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Open Access Research

Bioconversion of paper sludge to biofuel by simultaneous saccharification and fermentation using a cellulase of paper sludge origin and thermotolerant Saccharomyces cerevisiae TJ14

Joni Prasetyo1, Kazuya Naruse2, Tatsuya Kato2, Chuenchit Boonchird3, Satoshi Harashima4 and Enoch Y Park12*

Author Affiliations

1 Laboratory of Biotechnology, Integrated Bioscience Section, Graduate School of Science and Technology, Shizuoka University, 836 Ohya, Suruga-ku, Shizuoka 422-8017, Japan

2 Laboratory of Biotechnology, Faculty of Agriculture, Department of Applied Biological Chemistry, Shizuoka University, 836 Ohya, Suruga-ku, Shizuoka 422-8017, Japan

3 Department of Biotechnology, Faculty of Science, Mahidol University, Rama VI Road, Bangkok 10400, Thailand

4 Department of Biotechnology, Graduate School of Engineering, Osaka University, Osaka, Japan

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Biotechnology for Biofuels 2011, 4:35  doi:10.1186/1754-6834-4-35

Published: 29 September 2011

Abstract

Background

Ethanol production from paper sludge (PS) by simultaneous saccharification and fermentation (SSF) is considered to be the most appropriate way to process PS, as it contains negligible lignin. In this study, SSF was conducted using a cellulase produced from PS by the hypercellulase producer, Acremonium cellulolyticus C-1 for PS saccharification, and a thermotolerant ethanol producer Saccharomyces cerevisiae TJ14 for ethanol production. Using cellulase of PS origin minimizes biofuel production costs, because the culture broth containing cellulase can be used directly.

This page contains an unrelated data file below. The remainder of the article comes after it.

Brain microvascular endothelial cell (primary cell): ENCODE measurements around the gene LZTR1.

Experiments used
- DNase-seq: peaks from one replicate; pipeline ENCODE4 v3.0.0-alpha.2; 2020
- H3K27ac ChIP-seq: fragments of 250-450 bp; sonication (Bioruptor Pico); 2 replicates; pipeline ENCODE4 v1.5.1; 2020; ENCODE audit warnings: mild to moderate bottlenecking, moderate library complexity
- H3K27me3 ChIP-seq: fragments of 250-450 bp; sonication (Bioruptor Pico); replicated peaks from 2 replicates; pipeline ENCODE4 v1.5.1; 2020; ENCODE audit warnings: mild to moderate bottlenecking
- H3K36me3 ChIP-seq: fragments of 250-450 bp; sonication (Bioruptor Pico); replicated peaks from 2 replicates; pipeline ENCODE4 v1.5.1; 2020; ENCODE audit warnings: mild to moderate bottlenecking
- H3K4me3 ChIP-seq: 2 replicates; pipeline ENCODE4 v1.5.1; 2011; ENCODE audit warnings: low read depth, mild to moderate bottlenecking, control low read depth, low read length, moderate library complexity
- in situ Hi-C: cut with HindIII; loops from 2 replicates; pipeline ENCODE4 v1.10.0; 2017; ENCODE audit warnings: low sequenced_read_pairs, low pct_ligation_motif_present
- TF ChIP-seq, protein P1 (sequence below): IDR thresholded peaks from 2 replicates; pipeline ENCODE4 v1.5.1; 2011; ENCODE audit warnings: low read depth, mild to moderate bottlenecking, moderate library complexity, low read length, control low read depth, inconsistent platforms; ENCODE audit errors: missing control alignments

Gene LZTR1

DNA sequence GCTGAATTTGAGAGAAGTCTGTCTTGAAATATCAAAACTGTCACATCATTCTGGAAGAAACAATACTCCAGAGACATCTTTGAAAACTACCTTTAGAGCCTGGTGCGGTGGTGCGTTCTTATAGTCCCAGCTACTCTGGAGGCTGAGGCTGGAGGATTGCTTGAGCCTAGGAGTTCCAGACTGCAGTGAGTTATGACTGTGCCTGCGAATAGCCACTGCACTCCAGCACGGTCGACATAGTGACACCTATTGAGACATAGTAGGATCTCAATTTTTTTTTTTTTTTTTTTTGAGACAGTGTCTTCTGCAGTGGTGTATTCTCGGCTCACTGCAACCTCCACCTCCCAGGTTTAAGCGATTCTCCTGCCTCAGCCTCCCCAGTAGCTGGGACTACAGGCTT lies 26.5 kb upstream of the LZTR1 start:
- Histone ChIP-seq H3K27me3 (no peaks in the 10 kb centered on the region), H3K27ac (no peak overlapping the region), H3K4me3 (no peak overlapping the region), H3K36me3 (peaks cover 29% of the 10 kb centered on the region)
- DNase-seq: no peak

Results

When 50 g PS organic material (PSOM)/l was used in SSF, the ethanol yield based on PSOM was 23% (g ethanol/g PSOM) and was two times higher than that obtained by a separate hydrolysis and fermentation process. Cellulase activity throughout SSF remained at around 60% of the initial activity. When 50 to 150 g PSOM/l was used in SSF, the ethanol yield was 21% to 23% (g ethanol/g PSOM) at the 500 ml Erlenmeyer flask scale. Ethanol production and theoretical ethanol yield based on initial hexose was 40 g/l and 66.3% (g ethanol/g hexose) at 80 h, respectively, when 161 g/l of PSOM, 15 filter paper units (FPU)/g PSOM, and 20% inoculum were used for SSF, which was confirmed in the 2 l scale experiment. This indicates that PS is a good raw material for bioethanol production.

Conclusions

Ethanol concentration increased with increasing PSOM concentration. The ethanol yield was stable at PSOM concentrations of up to 150 g/l, but decreased at concentrations higher than 150 g/l because of mass transfer limitations. Based on a 2 l scale experiment, when 1,000 kg PS was used, 3,182 kFPU cellulase was produced from 134.7 kg PS. Produced cellulase was used for SSF with 865.3 kg PS and ethanol production was estimated to be 51.1 kg. Increasing the yeast inoculum or cellulase concentration did not significantly improve the ethanol yield or concentration.